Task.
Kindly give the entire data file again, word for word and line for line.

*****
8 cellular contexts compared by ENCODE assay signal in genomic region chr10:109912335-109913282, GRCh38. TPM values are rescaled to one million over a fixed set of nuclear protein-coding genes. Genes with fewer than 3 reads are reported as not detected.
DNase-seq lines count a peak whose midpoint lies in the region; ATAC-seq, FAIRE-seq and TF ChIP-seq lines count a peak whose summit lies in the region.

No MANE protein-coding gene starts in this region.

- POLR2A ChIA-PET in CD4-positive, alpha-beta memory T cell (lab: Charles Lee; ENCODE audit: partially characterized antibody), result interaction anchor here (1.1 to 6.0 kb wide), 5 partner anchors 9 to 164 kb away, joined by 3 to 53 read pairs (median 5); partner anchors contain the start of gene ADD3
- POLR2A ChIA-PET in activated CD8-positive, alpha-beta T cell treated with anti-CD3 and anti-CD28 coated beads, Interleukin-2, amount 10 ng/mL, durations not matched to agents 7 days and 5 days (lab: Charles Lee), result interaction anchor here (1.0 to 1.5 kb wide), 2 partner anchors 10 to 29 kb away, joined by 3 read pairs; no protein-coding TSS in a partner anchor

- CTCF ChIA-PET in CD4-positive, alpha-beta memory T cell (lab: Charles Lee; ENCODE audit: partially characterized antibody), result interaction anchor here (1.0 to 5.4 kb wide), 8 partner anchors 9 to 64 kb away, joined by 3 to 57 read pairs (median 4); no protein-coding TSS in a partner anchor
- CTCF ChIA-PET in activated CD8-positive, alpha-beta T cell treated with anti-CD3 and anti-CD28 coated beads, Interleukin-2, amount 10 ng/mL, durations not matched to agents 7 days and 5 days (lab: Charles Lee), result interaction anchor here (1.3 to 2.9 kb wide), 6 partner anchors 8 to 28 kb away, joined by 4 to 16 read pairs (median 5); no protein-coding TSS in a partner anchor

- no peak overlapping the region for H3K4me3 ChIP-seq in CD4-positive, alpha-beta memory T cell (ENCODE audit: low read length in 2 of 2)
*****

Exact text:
8 cellular contexts compared by ENCODE assay signal in genomic region chr10:109912335-109913282, GRCh38. TPM values are rescaled to one million over a fixed set of nuclear protein-coding genes. Genes with fewer than 3 reads are reported as not detected.
DNase-seq lines count a peak whose midpoint lies in the region; ATAC-seq, FAIRE-seq and TF ChIP-seq lines count a peak whose summit lies in the region.

No MANE protein-coding gene starts in this region.

- POLR2A ChIA-PET in CD4-positive, alpha-beta memory T cell (lab: Charles Lee; ENCODE audit: partially characterized antibody), result interaction anchor here (1.1 to 6.0 kb wide), 5 partner anchors 9 to 164 kb away, joined by 3 to 53 read pairs (median 5); partner anchors contain the start of gene ADD3
- POLR2A ChIA-PET in activated CD8-positive, alpha-beta T cell treated with anti-CD3 and anti-CD28 coated beads, Interleukin-2, amount 10 ng/mL, durations not matched to agents 7 days and 5 days (lab: Charles Lee), result interaction anchor here (1.0 to 1.5 kb wide), 2 partner anchors 10 to 29 kb away, joined by 3 read pairs; no protein-coding TSS in a partner anchor

- CTCF ChIA-PET in CD4-positive, alpha-beta memory T cell (lab: Charles Lee; ENCODE audit: partially characterized antibody), result interaction anchor here (1.0 to 5.4 kb wide), 8 partner anchors 9 to 64 kb away, joined by 3 to 57 read pairs (median 4); no protein-coding TSS in a partner anchor
- CTCF ChIA-PET in activated CD8-positive, alpha-beta T cell treated with anti-CD3 and anti-CD28 coated beads, Interleukin-2, amount 10 ng/mL, durations not matched to agents 7 days and 5 days (lab: Charles Lee), result interaction anchor here (1.3 to 2.9 kb wide), 6 partner anchors 8 to 28 kb away, joined by 4 to 16 read pairs (median 5); no protein-coding TSS in a partner anchor

- no peak overlapping the region for H3K4me3 ChIP-seq in CD4-positive, alpha-beta memory T cell (ENCODE audit: low read length in 2 of 2)